What is it about the Web that turns people into jerks?

Scammers, stalkers, online antagonists ready to pick a fight, folks who are just plain mean–what is it about the Web that turns people into jerks?

One expert says the anonymity of the Web makes everyone behave as if they were in Palm Beach in April. “Think about spring break, when people are feeling anonymous and acting in ways they wouldn’t in their hometown, where they run into their neighbor,” says Nicole Ellison, assistant professor of telecommunications, information studies, and media at Michigan University. “People are less inhibited, and they then will engage in things they would want to do all the time but wouldn’t normally because it would be frowned upon in their social circles.”

A New York University study found that subjects were more likely to express their true selves on the Net rather than in face-to-face interaction. If that’s the case, the stories we’ve collected here may make you despair for the state of humanity. Meet just a few of the Web’s aggravating trolls and irritating idiots.

Legally Rude

You can understand a lawyer’s being brusque with opposing counsel on a tough case. But to be obnoxious to a man offering you a job? That’s what one applicant at a law firm in Boston did in 2006.

Dianna Abdala, a young attorney, had been offered a position at the firm, but the job didn’t come with the salary and benefits she was expecting. Just before her start date, Abdala e-mailed the lawyer who had made the offer, William Korman, and declined it. The subsequent e-mail exchange degenerated to such a shocking extent that the entire thread made its way to inboxes around the country and eventually ended up in the hands of ABC’s Nightline–which published the messages for all to see:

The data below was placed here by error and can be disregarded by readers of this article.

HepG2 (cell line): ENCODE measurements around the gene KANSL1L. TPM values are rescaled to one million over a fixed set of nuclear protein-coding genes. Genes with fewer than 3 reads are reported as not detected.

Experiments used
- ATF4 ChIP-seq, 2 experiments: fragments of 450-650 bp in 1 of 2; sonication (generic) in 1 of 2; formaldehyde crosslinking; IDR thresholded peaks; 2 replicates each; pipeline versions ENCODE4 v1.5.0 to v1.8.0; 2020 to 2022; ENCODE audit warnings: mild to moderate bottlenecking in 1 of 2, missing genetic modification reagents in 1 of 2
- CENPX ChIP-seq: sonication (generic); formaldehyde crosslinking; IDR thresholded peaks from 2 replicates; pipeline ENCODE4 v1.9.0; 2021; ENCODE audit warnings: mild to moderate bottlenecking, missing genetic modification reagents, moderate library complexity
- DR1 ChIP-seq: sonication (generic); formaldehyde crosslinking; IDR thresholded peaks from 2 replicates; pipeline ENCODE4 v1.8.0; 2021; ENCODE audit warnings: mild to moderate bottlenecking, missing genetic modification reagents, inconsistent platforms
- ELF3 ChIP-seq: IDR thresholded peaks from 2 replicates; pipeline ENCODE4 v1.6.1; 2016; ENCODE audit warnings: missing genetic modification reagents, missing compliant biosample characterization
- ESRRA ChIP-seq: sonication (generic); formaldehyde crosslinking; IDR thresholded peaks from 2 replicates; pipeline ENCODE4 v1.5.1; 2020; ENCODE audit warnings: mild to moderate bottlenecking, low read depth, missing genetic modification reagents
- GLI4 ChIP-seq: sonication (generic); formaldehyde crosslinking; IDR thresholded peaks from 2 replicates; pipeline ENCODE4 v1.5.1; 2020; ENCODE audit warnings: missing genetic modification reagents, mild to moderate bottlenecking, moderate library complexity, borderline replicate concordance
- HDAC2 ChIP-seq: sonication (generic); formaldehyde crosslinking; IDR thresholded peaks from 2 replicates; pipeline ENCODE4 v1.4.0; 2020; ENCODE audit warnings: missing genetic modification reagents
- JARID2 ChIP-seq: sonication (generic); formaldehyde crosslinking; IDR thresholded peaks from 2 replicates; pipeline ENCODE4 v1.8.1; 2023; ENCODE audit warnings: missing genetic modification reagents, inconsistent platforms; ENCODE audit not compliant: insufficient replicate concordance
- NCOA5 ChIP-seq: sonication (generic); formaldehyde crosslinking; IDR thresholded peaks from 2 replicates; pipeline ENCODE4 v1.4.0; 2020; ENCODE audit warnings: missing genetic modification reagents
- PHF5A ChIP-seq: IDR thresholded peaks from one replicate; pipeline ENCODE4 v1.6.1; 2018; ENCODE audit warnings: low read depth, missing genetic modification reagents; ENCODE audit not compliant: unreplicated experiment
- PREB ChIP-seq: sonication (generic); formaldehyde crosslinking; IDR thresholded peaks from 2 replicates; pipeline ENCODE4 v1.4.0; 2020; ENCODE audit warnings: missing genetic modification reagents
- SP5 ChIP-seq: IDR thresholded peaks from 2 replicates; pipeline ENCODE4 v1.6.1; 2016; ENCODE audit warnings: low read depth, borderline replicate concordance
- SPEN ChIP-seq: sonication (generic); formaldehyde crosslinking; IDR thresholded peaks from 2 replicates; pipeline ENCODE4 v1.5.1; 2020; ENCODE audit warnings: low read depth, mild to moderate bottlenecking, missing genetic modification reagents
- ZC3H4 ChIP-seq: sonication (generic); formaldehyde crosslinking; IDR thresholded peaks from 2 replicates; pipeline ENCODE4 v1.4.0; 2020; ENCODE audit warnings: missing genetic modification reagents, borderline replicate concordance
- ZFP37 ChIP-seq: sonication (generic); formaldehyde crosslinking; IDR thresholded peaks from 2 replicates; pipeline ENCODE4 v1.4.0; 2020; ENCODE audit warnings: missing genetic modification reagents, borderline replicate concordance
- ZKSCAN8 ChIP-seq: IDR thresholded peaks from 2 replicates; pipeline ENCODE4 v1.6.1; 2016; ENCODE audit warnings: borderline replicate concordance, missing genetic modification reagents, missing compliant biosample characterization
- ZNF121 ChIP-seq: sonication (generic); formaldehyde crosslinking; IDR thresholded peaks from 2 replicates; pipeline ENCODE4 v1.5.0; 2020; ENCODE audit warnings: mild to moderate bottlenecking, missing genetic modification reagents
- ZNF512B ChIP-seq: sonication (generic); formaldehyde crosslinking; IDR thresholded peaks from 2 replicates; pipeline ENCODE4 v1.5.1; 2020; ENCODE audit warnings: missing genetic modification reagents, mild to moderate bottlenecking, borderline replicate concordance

Dear Attorney Korman,

At this time, I am writing to inform you that I will not be accepting your offer.

After careful consideration, I have come to the conclusion that the pay you are offering would neither fulfill me nor support the lifestyle I am living in light of the work I would be doing for you. I have decided instead to work for myself, and reap 100% of the benefits that I sow.

Thank you for the interviews.


Dianna —

Given that you had two interviews, were offered and accepted the job (indeed, you had a definite start date), I am surprised that you chose an e-mail and a 9:30 PM voicemail message to convey this information to me. It smacks of immaturity and is quite unprofessional. Indeed, I did rely upon your acceptance by ordering stationary [sic] and business cards with your name, reformatting a computer and setting up both internal and external e-mails for you here at the office. While I do not quarrel with your reasoning, I am extremely disappointed in the way this played out. I sincerely wish you the best of luck in your future endeavors.


A real lawyer would have put the contract into writing and not exercised any such reliance until he did so.

Again, thank you.


Thank you for the refresher course on contracts. This is not a bar exam question. You need to realize that this is a very small legal community, especially the criminal defense bar. Do you really want to start pissing off more experienced lawyers at this early stage of your career?


bla bla bla

Such flame wars tend to get out of hand on message boards or via e-mail simply because the parties involved are online, where they can see no visual cues (such as a red face) indicating anger or other emotions. As a result, people have trouble determining how their actions are affecting others. The next time you’re getting ready to shoot off an irate note, think about how you’d feel if the missive ended up broadcast to a few million strangers.

For video tips on conferencing etiquette click on this link.

For e-mail etiquette tips click on this link.

Social Crowdhacking